The advent of single-use bioprocess systems used for the delivery, storage or manufacture of biopharmaceuticals has introduced a new potential source for extractables and leachables (E&L) as these systems are comprised of polymeric materials. Several industry working groups, the FDA and USP have issued guidance and draft guidance on E&L analyses for a variety of applications. These documents typically indicate that mass spectrometry should be applied for discovery of E&L’s but provide little guidance as to the exact analytical methodology which should be used. We investigated the extractable profiles of a model single-use bioprocessing system consisting of a single-use bioprocess bag, connector tubing, and a hydrophilic disk filter including filter housing. Extractions were performed in water, ethanol, ethanol/water (50:50) and saline solutions. Extracts were analyzed using a stepwise analytical methodology including a variety of screening and mass spectrometry methods We then used this model system to demonstrate the use of recursive feature finding to automatically detect unique extractables followed by statistical filtering to focus on differentially present extractables which were above the analytical evaluation threshold (AET). We further show the significant affects of standard selection on the number of compounds determined to be above AET when reducing liquid chromatography-mass spectrometry (LC/MS) data. A relative response factor database consisting of 14 structurally diverse commercially available polymer additives was used to arrive at an LC/MS identification threshold. The results of this study demonstrate that significant care should be taken when selecting standards for LC/MS analysis to avoid under reporting of extractables and leachables.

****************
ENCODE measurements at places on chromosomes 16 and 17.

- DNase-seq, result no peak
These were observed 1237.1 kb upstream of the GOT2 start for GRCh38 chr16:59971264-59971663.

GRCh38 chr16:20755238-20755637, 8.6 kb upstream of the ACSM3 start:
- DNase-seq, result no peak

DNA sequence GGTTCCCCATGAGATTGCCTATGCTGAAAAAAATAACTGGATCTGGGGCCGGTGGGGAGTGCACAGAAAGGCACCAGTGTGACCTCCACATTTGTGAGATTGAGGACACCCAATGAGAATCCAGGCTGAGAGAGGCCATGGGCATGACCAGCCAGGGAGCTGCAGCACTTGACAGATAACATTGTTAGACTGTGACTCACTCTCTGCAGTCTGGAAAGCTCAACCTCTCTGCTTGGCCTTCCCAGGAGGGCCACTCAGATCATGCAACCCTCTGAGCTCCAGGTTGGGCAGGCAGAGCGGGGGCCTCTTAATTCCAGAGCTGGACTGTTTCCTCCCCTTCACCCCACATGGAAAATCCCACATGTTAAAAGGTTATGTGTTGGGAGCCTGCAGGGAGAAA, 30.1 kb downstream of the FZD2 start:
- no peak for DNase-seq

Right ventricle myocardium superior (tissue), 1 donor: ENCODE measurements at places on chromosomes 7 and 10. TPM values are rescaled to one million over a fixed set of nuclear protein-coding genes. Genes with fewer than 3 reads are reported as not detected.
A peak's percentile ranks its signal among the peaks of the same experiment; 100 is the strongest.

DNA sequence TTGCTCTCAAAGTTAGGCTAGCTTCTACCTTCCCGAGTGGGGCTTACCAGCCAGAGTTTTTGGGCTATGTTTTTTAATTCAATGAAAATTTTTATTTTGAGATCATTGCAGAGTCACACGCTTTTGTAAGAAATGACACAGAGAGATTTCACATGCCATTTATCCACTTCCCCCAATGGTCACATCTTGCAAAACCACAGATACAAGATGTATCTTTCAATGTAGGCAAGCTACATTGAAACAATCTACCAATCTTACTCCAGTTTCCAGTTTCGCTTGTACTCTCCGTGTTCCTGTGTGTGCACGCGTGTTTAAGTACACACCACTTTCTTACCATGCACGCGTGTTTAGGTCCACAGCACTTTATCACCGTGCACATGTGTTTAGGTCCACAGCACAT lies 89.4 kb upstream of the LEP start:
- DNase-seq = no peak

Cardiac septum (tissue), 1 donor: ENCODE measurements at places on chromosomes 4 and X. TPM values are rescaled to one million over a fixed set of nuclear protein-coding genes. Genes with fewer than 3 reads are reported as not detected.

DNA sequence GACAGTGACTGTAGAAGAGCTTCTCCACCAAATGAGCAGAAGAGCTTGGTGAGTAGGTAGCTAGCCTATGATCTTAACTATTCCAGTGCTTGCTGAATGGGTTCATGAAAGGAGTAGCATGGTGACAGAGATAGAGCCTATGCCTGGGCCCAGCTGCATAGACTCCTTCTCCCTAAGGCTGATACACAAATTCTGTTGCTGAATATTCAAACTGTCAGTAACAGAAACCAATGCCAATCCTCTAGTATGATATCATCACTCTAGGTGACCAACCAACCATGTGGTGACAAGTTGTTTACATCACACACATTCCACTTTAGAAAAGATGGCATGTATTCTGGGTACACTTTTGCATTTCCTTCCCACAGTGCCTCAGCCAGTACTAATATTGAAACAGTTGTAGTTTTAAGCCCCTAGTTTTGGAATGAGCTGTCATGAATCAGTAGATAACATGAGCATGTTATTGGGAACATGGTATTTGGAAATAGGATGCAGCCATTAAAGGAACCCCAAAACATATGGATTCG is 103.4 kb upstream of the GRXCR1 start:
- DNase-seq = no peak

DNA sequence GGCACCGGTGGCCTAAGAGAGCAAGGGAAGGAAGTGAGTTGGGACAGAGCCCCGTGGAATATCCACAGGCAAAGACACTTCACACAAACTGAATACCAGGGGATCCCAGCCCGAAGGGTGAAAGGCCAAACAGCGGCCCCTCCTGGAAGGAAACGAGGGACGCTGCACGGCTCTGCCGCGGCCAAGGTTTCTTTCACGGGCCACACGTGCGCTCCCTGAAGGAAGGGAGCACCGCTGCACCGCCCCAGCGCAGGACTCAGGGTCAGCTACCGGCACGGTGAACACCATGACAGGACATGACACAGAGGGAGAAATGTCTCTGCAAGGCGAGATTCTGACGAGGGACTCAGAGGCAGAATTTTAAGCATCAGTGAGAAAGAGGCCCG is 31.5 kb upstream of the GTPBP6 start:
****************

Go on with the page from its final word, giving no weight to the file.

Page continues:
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Original Publication Date: 2/20/18